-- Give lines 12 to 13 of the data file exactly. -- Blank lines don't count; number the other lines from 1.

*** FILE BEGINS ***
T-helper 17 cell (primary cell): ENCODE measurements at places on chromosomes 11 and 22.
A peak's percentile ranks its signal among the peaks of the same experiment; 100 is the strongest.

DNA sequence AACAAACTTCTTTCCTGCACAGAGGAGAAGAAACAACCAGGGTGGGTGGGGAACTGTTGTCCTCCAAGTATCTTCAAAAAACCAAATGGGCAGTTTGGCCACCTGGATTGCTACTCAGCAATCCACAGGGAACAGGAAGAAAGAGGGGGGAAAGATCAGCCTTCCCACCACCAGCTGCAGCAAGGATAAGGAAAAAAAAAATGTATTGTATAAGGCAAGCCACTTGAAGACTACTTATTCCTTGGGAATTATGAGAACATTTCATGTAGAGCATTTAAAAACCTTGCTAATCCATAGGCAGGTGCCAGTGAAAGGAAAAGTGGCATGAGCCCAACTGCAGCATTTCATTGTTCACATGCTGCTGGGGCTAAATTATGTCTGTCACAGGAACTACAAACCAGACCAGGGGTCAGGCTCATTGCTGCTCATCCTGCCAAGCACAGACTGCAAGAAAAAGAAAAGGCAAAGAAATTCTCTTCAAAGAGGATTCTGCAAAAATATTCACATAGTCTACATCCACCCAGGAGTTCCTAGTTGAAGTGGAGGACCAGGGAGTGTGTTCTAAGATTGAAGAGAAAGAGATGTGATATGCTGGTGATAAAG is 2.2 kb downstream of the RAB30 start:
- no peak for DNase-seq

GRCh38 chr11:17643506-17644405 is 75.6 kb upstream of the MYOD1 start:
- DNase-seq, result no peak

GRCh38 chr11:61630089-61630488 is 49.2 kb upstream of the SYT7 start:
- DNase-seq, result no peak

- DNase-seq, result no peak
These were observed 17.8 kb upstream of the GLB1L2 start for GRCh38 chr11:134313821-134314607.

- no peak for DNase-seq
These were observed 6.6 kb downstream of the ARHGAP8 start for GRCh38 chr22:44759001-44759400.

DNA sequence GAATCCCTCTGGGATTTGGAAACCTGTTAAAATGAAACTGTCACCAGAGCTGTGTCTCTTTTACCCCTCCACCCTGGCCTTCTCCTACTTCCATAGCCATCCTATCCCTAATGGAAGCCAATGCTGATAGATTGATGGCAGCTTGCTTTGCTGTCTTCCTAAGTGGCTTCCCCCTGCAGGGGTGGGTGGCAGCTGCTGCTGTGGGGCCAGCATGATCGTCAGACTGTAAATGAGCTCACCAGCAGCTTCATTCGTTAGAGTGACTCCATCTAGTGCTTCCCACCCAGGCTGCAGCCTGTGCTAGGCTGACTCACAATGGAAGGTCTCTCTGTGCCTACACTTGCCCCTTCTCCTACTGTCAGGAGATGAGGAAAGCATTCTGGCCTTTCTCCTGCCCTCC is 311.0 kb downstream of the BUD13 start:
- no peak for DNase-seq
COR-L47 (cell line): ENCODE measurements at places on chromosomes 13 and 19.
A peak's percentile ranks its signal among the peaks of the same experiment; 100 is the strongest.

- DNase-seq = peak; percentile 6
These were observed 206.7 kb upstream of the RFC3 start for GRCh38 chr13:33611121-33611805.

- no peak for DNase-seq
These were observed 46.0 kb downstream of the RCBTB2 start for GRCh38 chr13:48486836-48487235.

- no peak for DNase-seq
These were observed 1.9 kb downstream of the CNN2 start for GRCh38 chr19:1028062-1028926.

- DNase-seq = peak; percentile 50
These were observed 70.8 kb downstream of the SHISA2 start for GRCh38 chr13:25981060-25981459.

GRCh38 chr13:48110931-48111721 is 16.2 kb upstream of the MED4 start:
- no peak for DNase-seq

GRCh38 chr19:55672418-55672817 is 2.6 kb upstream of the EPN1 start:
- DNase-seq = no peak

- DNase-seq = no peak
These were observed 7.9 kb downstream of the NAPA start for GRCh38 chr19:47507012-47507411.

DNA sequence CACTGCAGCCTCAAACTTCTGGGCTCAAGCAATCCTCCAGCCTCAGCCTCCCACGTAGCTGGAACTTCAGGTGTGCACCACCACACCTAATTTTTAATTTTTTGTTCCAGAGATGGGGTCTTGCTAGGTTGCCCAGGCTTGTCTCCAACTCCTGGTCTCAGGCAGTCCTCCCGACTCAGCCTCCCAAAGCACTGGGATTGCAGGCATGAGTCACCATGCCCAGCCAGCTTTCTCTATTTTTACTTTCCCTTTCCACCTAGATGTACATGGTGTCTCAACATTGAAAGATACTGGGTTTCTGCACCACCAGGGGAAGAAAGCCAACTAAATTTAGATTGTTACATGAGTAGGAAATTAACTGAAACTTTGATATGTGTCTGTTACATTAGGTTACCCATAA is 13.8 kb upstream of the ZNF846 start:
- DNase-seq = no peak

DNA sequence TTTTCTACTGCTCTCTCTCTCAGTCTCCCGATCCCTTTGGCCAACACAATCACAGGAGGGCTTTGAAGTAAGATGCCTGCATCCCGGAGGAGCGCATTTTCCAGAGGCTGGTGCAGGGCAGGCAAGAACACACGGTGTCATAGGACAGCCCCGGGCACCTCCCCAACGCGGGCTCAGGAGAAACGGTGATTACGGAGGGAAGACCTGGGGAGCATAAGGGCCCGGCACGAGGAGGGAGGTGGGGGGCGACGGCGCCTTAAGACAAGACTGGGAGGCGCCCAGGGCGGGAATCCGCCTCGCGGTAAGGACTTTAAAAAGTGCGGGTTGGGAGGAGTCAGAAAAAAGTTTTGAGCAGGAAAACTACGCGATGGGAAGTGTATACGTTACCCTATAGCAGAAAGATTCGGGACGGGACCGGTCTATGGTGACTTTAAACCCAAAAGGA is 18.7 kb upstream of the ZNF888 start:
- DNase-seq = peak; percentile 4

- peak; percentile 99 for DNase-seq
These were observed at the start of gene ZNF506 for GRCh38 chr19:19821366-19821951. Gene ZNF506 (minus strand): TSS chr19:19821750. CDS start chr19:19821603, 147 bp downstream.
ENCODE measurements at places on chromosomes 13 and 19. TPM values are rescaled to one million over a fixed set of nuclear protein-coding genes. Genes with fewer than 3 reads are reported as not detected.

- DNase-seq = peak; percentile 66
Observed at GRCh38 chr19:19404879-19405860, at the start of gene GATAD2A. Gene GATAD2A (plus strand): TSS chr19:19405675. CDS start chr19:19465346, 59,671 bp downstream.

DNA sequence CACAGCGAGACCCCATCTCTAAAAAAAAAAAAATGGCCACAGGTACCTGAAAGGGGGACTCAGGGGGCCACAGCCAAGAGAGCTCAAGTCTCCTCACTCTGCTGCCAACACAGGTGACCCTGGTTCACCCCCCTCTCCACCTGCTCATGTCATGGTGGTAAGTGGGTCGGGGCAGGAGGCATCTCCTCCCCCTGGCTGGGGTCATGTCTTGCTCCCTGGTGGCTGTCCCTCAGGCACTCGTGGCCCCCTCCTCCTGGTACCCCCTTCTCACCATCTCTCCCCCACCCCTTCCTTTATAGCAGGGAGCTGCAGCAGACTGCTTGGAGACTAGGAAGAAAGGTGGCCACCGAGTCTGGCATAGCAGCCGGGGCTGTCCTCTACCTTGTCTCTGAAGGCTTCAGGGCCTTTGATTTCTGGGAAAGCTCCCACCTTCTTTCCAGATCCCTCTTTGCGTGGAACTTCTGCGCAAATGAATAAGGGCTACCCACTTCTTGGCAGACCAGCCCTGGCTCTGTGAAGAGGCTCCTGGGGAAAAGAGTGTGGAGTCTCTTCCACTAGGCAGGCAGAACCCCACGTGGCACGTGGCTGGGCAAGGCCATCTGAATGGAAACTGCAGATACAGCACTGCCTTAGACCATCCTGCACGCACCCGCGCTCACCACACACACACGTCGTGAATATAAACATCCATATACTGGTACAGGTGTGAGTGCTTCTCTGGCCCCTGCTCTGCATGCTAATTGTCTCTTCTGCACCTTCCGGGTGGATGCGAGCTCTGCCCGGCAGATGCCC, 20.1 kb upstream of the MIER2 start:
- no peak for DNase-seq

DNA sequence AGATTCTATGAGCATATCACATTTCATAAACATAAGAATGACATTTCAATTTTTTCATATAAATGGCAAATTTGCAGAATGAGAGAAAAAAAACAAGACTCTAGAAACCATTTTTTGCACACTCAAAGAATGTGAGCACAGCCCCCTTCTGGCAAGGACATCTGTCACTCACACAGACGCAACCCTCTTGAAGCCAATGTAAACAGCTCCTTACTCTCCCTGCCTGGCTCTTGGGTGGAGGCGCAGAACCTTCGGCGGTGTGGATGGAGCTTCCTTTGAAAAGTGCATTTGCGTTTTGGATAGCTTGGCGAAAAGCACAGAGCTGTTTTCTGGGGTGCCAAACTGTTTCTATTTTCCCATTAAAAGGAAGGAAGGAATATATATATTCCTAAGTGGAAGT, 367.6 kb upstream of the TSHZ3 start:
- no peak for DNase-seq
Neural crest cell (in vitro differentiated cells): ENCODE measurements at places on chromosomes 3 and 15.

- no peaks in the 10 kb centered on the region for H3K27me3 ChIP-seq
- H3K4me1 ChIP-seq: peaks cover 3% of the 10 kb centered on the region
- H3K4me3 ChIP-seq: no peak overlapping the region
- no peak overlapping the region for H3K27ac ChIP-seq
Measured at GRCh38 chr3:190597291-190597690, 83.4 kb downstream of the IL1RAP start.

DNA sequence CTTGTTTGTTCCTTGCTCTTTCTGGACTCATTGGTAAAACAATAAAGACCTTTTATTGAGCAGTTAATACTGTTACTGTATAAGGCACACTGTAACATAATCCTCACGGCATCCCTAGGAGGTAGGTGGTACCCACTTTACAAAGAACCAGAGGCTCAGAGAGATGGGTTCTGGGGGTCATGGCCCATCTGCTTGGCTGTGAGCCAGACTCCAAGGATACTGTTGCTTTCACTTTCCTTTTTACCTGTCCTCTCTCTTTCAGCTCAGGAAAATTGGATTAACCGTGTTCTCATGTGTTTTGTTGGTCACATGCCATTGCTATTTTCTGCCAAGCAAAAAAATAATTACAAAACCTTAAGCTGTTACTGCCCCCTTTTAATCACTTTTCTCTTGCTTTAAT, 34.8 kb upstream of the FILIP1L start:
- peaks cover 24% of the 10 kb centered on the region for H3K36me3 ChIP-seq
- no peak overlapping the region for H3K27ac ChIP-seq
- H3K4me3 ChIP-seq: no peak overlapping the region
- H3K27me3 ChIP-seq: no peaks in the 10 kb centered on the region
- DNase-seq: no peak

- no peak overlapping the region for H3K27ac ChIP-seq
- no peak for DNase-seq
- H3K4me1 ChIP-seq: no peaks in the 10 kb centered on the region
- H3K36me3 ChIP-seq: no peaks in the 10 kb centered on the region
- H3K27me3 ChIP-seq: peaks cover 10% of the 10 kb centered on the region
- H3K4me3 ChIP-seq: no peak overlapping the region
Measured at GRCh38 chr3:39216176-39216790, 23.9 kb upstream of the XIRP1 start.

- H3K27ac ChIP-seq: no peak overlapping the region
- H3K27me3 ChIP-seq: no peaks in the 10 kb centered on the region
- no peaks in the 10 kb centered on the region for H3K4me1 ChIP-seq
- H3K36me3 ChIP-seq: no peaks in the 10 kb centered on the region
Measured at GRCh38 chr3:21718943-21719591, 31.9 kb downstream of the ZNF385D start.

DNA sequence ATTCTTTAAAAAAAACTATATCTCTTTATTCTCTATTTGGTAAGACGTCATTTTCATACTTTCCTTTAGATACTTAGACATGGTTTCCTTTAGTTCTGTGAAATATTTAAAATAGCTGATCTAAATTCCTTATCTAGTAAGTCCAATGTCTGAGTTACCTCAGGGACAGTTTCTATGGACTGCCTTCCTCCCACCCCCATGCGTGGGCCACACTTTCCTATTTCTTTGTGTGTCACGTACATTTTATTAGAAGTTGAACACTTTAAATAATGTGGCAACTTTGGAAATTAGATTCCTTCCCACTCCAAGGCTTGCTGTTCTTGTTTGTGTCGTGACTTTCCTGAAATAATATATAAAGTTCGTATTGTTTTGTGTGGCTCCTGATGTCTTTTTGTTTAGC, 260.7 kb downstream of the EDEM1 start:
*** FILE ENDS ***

These were observed 6.6 kb downstream of the ARHGAP8 start for GRCh38 chr22:44759001-44759400.

DNA sequence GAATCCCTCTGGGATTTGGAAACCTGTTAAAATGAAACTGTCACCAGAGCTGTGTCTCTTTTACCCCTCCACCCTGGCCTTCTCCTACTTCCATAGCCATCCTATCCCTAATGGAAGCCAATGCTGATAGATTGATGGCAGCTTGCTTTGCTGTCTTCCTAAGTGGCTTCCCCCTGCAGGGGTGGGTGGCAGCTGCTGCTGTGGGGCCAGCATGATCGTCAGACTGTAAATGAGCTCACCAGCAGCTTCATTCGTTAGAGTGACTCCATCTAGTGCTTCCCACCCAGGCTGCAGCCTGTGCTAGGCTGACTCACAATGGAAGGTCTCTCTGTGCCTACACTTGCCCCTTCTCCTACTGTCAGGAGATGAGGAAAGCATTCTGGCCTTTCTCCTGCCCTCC is 311.0 kb downstream of the BUD13 start: